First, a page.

The Physix Gear Sport — Muscle Roller Leg Massager is another massaging stick that is very affordable. It features grooved beads like the IDSON, but they are much smaller by comparison. The smaller beads allowed us to focus pressure even more precisely, and this ability is greatly aided by the stainless-steel axle.
Once again, however, the grooved beads proved to be problematic. They grip the surface they are rolling over far too aggressively. Whether that surface is skin, hair, or clothes, the beads are prone to pulling, pinching, and snagging. The beads also have perhaps the most friction of any that we tested, meaning you can only roll this one slowly at best.
The Gaiam Restore Massage Stick is perhaps the most unique roller stick we tested, and it's certainly the most eye-catching. Instead of a long row of rounded beads, it has three balls on a spindle that are covered in sharp, rubber spikes. Rolling these spiky balls over yourself is certainly very stimulating and is sure to get the blood flowing. It also seems to be so effective at breaking up superficial tissues that countless online reviewers report problems with bruising!
We found this device to be too painful to enjoy, and despite being ultra-runners ourselves with what we thought were pretty high pain tolerances, we couldn't hang with this masochistic device. Using it on bare skin caused pain initially and left red marks and burning sensations that lasted up to an hour after use. There was no way we could push hard enough with this thing to reach deep tissues, and we couldn't target pressure on sore spots either. Overall, we find this device to be pretty ineffective as a self-massage tool. Many online reviewers, however, claim that they used it successfully to break up hardened fascia or break down cellulose deposits. We couldn't scientifically test its efficacy for either of these purposes, but we can assure you that it enhances blood flow, and we're positive there are some unique folks who will actually love using this medieval torture device.
Why You Should Trust Us
Tackling this review for us is Andy Wellman, a dedicated trail, mountain, and ultra-runner who has been our point man for all things trail running since 2013. He has competed in trail races around the world, from the famous Transvulcania Ultra on the Canary Islands, to the nine-day long Mustang Trail Race in the Himalayas of Nepal. He's landed on the podium, or even won, trail and mountain races of every distance between 10k and 50 miles. Racing and training for years has, of course, led to many common running injuries, including shin splints, bunions, a torn meniscus, IT band syndrome, and a whole stack of wipeout related contusions — but luckily never plantar fasciitis or stress fractures. Daily self-massage is critical to keep overuse injuries at bay as well as rehabbing from the inevitable injuries that do crop up, and for years Andy has followed a routine of roller stick for the calves and shins, golf ball for the feet, and the foam roller/lacrosse ball combo for the upper legs and back. While conducting this review, he was surprised to find that some roller sticks could compete with ground-based foam rollers, and sometimes with even more effectiveness. Andy is also an avid climber, backcountry skier, and yoga practitioner and lives in the mountains of Ouray, Colorado.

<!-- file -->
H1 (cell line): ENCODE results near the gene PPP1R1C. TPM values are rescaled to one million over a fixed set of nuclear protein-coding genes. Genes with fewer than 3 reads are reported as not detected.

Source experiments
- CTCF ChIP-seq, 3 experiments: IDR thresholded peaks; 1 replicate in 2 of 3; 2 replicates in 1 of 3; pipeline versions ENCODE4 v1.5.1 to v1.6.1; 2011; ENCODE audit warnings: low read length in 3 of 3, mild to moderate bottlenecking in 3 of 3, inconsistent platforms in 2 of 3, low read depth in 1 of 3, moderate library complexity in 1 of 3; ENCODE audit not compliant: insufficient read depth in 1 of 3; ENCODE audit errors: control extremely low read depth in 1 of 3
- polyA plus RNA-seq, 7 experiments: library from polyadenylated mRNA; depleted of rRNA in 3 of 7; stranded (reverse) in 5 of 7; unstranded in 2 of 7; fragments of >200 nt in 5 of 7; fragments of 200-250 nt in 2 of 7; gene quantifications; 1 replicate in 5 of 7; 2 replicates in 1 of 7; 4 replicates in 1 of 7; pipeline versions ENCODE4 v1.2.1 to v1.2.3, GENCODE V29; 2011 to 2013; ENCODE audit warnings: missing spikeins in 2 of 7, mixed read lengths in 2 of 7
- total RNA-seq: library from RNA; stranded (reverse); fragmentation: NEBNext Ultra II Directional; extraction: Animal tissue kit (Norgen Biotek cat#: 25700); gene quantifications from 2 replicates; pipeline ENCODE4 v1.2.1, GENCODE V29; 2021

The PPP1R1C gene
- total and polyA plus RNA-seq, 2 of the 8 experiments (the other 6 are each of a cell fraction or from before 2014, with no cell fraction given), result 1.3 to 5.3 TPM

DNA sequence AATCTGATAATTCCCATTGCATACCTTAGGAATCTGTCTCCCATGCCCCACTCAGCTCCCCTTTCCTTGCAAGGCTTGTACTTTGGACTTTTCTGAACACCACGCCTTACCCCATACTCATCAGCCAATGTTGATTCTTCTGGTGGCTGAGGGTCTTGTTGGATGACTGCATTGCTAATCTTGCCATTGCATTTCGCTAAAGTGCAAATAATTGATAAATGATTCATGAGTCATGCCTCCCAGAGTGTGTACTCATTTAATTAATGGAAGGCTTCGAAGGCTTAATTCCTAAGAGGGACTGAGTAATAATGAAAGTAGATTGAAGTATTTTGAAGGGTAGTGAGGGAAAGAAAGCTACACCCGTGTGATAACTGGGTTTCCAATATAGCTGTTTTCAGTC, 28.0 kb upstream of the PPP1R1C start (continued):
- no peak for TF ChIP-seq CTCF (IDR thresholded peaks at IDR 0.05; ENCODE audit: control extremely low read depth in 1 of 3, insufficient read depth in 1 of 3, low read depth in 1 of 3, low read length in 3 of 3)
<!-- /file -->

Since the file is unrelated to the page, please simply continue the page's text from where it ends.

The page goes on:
Testing took place over a period of weeks in the spring, and was conducted at all times of the day, both pre- and post-runs. We used these roller sticks first thing upon waking to loosen up the body, before running to help warm-up muscles and connective tissues, immediately after runs to aid with recovery and flushing out accumulated waste products, and later in the evenings to relieve sore and tight muscles. Other athletes, including professional runners, climbers, and yogis, were recruited to aid in testing and offer their opinions. We also conducted side-by-side tests, comparing each product one after the other, and graded them on four critical metrics of performance: texture on skin, friction over clothing, the ability to apply targeted pressure, and rolling smoothness. Rest assured that the opinions and recommendations offered in this review are qualified advice from trusted experts.
Analysis and Test Results
We intensively tested each product and graded them based upon four critical metrics for their performance. The performance in each is discussed below.
Texture on Skin
During our test period, we found ourselves most frequently using the roller sticks on bare skin. If you are rolling out pre- or post-workout, you're most likely wearing shorts and a light shirt, so this makes sense. Furthermore, while it is possible to use these sticks over clothing, it feels sub-optimal to us, so we generally preferred bare skin anyway.
The best roller sticks create almost no friction with your skin and roll comfortably and smoothly without catching or yanking on hairs, bunching up and pulling on the skin, pinching, or creating other painful sensations. Smooth beads were the best for this function, while deeply grooved beads tended to be far less comfortable.
Massage roller sticks are designed for and work best on the legs, where you can use both hands and your arms to apply maximum pressure. They are especially useful for the calves and shins, which nothing else can target as effectively. While they can also work well on the glutes, hamstrings, and quads, often you can generate more pressure on these areas using a ground-based foam roller. Two-handed use on the neck works, and roller sticks can be used one-handed by tucking one handle into a hip for rolling out forearms and biceps/triceps. Depending on how flexible your arms and shoulders are, they can even be used on the back. Generally speaking, however, a curved point massager will work better for your upper body needs.